It’s late — for some…

It's late -- for some reason, I slept a lot last night, so now I'm on a bit of an odd schedule. Should be asleep within an hour or so, though.

I spent the bulk of the day working on revisions. I did a lot of clean-up of Part I, mostly going through scene by scene and figuring out a) which ones were lacking in tension, b) which ones could be combined into one longer scene, c) which ones could be expanded on, d) which ones could be better rearranged. To do this, I actually printed out each chapter and used scissors to separate the scenes, so I could lay them out on a table and look at them. I've never needed to do this for a short story, though I've heard of other people doing it. I think I had an odd sort of ego wrapped up in it -- I was proud of being able to hold it all in my head. Well, I have pride no longer; my novel has defeated me. I bow to the usefulness of scissors in helping me keep the novel in check. Back, back! Bad novel! Or I'll use the scissors on you! Heck, maybe I'll use the scissors on you anyway...

Did I mention that it's late?

I've been banging my head against the novel because I kept getting weird responses to the opening chapter from my various readers. David finally made a suggestion that I think I might try. Jump forward a few chapters and open with the first dinner party scene (this will only make sense to those of you who have read the draft, sorry), which is engaging and will draw people in. Once sympathy for the characters is established, then I can flashback into how they got into this crazy situation. It's going to make for a lot of time jumps in the first section, but my readers can handle that, right?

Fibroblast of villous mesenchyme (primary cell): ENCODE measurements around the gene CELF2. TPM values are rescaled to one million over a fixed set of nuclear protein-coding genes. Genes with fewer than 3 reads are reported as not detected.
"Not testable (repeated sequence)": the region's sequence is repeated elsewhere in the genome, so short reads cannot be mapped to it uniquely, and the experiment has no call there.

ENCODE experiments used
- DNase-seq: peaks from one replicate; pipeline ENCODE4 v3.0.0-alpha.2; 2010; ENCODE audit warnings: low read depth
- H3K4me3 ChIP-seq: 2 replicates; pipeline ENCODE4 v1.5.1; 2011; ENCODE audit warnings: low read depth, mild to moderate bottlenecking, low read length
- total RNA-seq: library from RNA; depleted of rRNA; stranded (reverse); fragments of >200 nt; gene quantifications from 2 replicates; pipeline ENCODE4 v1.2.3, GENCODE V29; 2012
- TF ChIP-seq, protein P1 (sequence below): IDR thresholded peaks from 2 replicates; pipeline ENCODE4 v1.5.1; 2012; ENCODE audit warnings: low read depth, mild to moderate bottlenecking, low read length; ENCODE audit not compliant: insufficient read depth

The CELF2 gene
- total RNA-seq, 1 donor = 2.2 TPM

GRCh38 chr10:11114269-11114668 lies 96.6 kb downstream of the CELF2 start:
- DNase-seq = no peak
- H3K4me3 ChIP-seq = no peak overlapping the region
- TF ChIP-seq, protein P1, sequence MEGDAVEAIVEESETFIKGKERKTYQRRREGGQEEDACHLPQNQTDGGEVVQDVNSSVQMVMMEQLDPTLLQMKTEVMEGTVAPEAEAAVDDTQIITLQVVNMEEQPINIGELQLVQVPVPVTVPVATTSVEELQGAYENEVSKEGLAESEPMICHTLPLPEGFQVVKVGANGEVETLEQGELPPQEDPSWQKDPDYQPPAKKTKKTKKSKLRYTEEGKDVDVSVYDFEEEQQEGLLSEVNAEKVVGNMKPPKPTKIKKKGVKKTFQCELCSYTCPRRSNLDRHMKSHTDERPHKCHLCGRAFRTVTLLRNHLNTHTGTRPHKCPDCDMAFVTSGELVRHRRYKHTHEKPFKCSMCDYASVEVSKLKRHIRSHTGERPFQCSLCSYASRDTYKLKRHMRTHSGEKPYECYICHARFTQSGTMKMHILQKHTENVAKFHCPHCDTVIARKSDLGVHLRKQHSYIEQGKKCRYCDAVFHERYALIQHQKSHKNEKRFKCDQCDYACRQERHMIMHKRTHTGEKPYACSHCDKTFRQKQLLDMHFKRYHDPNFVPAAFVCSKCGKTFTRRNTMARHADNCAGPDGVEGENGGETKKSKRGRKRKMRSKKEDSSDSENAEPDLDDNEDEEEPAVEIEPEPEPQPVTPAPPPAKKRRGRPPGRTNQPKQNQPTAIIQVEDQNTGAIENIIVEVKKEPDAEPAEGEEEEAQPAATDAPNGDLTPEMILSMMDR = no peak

I'm not going to try to implement it now, since I spent all day revising Part I and want to move on to Part II now. This shouldn't substantially affect character arc or plot -- it's just controlling the revelation of information. So I think I can go ahead and revise the rest of the book, and come back and try this later. I think I'd better, because if I look at chapter 1 again anytime soon, I may end up hurling my computer against a wall...

I'm not really going to do that. I love my computer. It's a good computer. It's my friend. My only, dearest, darling friend. My precious...

Okay okay. I need to go finish up my last student's comments and send them out to him; poor munchkin got his last this time, so I have to make he gets his first next time. And then bed. Sweet sweet bed.

2 thoughts on “It’s late — for some…”

  1. Mary Anne,

    Some of the most effective stories and novels I have read never fully “show” how the characters got into the crazy situation, they just leap in and go from there… a thought, do you need to explain it? Or will the “explanation” come up naturally to the degree it is needed as the story goes?

    There’s a great short story I read last year where I accidently printed it out in the wrong order (it was on Sci Fiction, split onto two pages – somehow when I stapled my printout to read, I stapled it backwards – second half first, then the first half.

    I actually thought the second half, without the explanation and background of the first half was, in fact, a stronger story.

    Anyway, just a thought.


  2. Mary Anne Mohanraj

    Yah, we’ll see. Generally, with short fiction, I err on the side of too-little-explanation; my first readers are always telling me they want more. But maybe with this novel, at least at first, I gave too much. I’m not going to worry about it now — forging onwards!

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